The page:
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How does better broadband access in rural areas help the climate?

Roddy Scheer
broadband internet
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Dear EarthTalk: How does better broadband access in rural areas help the climate? P.C., via email

Broadband is another term for high-speed internet. According to the Federal Communications Commission (FCC), consumers should have access to download speeds of at least 25 Megabits per second (Mbps) and upload speeds of three Mbps to meet this definition. That’s enough to browse the web, check email, and stream lower-resolution video. Giving more people access to broadband, especially in rural areas, has myriad environmental and economic benefits.

In rural areas, broadband access is limited by existing infrastructure and a lack of financial motivation for Internet service providers (ISPs) to offer services to a smaller number of subscribers. “A lot of times rural areas don’t have high priority because they don’t have the population threshold,” says Illinois State University geography professor John Kostelnick to The Daily Yonder. Approximately 3.6 billion people worldwide don’t have access to a stable internet connection, and an estimated 80 percent of those live in rural areas. The adverse effects of a lack of connection in a digital world go beyond missed social and professional opportunities. Lack of broadband access in rural areas is also harmful to the climate.

Better broadband access can reduce emissions from cars and public transit as people go online to fulfill various needs. An hour-long commute to the office is swapped for work from home. An online university allows students to study from anywhere. TeleHealth replaces a doctor’s office visit. Technologies such as smart thermostats and electric water heaters can reduce energy use, particularly in older buildings.

The benefits aren’t limited to individuals. Broadband is an essential tool for so-called “precision agriculture,” whereby collecting and analyzing on-farm data informs decision-making for improved resource use. Nitrogen fertilizer, for instance, releases nitrous oxide, which is 300 times more potent as a greenhouse gas than carbon dioxide per ton. With precision agriculture, farmers can optimize their fertilizer application and reduce emissions, with the side benefit of improved water quality from reduced run-off. Likewise, broadband-enabled precision forestry can improve land management by sensing and deploying resources and people to minimize damage from wildfires, pests, and plant diseases.

Other options exist for increased broadband access, but choices may be limited where you live. Satellite internet is costly, spotty in bad weather, and has data caps. Mobile hotspots have data limits, too, and require cell towers. Some opt to join community networks for stable, reliable connections, where private entities collaborate with governments and communities to set up networks for underserved populations.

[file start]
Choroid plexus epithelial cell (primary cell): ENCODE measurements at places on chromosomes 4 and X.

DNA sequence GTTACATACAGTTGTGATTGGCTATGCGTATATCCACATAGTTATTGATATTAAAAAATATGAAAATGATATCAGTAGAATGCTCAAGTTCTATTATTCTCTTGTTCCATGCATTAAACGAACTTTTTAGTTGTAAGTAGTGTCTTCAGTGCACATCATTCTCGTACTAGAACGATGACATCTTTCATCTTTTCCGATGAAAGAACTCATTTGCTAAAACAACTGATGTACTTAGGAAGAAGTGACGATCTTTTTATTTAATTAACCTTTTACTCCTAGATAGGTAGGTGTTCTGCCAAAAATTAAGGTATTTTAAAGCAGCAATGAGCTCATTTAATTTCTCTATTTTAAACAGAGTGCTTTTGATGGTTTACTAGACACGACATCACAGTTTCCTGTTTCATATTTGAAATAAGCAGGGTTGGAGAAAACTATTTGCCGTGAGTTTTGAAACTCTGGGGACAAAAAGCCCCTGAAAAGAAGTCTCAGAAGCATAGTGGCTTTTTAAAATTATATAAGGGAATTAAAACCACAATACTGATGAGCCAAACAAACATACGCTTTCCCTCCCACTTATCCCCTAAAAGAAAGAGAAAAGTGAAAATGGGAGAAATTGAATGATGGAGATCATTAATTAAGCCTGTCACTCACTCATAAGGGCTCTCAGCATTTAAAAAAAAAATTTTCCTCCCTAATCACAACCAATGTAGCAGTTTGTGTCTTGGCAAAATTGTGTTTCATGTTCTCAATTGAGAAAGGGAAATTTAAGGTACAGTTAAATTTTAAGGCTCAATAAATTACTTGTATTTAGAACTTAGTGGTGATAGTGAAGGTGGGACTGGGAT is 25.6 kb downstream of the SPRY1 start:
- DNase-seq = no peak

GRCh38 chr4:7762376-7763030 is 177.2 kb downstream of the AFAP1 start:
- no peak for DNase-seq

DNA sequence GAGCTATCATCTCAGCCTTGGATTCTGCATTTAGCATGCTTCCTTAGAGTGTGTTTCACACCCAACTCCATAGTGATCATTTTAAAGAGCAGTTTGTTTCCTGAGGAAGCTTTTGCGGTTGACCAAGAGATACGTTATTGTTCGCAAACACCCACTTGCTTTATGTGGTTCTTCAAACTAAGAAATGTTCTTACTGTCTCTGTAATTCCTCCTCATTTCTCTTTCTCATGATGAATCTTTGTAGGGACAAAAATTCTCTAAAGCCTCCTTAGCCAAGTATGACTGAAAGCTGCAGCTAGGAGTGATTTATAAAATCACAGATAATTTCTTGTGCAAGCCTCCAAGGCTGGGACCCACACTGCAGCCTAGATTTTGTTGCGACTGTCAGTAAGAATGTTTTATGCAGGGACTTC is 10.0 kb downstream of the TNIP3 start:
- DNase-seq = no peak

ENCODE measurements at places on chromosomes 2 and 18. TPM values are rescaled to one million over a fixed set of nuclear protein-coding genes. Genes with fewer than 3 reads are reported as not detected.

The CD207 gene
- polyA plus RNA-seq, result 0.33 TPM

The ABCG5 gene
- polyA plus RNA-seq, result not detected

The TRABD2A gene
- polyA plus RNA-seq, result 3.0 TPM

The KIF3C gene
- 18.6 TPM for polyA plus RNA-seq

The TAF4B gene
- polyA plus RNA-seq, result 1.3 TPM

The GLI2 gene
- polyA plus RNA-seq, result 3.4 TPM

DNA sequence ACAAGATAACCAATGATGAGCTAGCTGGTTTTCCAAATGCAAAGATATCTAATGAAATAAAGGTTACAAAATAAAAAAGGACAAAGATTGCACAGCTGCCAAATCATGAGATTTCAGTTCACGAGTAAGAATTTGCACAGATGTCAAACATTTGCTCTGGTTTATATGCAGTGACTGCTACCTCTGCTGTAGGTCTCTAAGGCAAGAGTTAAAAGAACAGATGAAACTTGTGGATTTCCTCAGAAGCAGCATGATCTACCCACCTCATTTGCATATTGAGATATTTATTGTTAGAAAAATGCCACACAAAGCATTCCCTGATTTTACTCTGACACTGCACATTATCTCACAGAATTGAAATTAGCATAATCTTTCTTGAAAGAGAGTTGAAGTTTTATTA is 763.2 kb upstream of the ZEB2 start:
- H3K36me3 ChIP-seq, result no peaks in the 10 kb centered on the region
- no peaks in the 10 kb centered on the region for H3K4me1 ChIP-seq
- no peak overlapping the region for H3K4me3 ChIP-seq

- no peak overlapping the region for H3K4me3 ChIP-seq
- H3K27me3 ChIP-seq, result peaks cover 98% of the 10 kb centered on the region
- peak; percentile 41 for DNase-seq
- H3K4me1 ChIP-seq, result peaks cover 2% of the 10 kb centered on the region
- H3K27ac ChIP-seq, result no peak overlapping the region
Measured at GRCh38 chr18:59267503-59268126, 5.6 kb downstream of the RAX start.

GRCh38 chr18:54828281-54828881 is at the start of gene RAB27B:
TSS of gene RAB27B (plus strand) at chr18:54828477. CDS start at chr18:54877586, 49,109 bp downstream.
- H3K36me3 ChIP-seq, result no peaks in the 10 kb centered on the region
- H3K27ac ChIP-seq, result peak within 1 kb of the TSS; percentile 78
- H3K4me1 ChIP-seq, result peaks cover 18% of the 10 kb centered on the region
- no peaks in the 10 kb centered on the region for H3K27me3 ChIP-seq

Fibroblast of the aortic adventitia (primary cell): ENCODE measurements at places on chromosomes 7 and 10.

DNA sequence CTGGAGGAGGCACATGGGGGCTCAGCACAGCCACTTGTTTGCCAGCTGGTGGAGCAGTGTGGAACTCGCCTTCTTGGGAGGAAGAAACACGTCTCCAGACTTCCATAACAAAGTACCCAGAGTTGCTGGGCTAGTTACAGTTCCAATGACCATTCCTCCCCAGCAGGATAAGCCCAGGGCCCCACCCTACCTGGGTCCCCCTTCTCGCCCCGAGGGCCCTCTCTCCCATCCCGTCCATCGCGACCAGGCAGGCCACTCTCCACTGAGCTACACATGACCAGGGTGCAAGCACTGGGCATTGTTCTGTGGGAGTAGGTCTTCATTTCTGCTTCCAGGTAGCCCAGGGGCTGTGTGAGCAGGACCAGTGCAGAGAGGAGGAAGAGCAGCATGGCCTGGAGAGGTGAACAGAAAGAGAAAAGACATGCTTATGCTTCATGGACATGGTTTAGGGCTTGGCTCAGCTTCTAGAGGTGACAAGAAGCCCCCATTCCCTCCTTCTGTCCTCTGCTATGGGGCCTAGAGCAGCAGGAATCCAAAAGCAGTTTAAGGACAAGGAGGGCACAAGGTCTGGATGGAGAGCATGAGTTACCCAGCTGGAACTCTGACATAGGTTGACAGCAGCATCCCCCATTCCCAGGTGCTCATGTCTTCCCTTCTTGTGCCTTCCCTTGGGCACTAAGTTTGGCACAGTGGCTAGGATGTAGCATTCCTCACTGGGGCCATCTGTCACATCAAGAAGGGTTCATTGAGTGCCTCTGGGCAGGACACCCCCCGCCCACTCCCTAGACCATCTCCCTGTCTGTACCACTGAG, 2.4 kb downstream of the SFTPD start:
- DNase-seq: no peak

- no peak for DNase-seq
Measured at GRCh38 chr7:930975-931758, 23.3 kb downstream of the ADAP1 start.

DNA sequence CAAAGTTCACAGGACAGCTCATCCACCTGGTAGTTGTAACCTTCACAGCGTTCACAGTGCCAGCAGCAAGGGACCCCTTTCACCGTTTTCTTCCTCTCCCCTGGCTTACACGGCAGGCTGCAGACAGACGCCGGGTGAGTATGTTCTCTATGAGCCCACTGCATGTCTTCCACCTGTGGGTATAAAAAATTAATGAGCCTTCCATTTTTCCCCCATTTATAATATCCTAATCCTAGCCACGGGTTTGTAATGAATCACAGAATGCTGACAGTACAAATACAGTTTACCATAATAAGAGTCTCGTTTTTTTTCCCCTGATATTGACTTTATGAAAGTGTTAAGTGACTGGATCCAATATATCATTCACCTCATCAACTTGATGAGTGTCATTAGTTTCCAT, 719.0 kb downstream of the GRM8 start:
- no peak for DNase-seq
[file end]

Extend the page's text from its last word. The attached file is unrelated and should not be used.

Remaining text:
Barriers to broadband access include physical and regulation obstacles. Rivers and wooded regions complicate the set-up and maintenance of necessary equipment. Obtaining permits for laying cable is complex since their installation involves compliance with zoning, historic preservation, and other laws. The Bipartisan Policy Center, a non-profit that helps policymakers work across party lines to craft bipartisan solutions, calls for more attention and funding from policymakers. Federal and local governments have programs that offer incentives for ISPs in rural areas.

But continued advocacy is crucial. For instance, the FCC’s Affordable Connectivity Plan provides discounts on broadband services for eligible rural households—and its future is not certain beyond 2024 unless Congress approves additional funding. Bridging the broadband access gap “creat[es] opportunities to lower net greenhouse emissions while bolstering rural economies,” reports the Bipartisan Policy Center. Individuals can narrow the digital divide by engaging with local groups, pushing for policy changes, putting their money into building more internet connections, and helping others learn how to use the internet. Together, these efforts will ensure everyone has access to the opportunities and benefits of digital connectivity while contributing to a greener future.

CONTACTS: Four Ways that Rural Broadband Fights Climate Change, bipartisanpolicy.org/blog/four-ways-that-rural-broadband-fights-climate-change/; Broadband Expansion Helps Address Climate Change, wcif.org/blog/environment/broadband-expansion-helps-address-climate-change/; Broadband access opens new doors for rural residents, Cox study finds, www.emergingtechbrew.com/stories/2024/02/06/broadband-rural-access-cox-study.

EarthTalk® is produced by Roddy Scheer & Doug Moss for the 501(c)3 nonprofit EarthTalk. See more at emagazine.com. To donate, visit earthtalk.org. Send questions to: [email protected].

Roddy Scheer

Roddy Scheer

EarthTalk® is produced by Roddy Scheer & Doug Moss for the 501(c)3 nonprofit EarthTalk. Send questions to [email protected].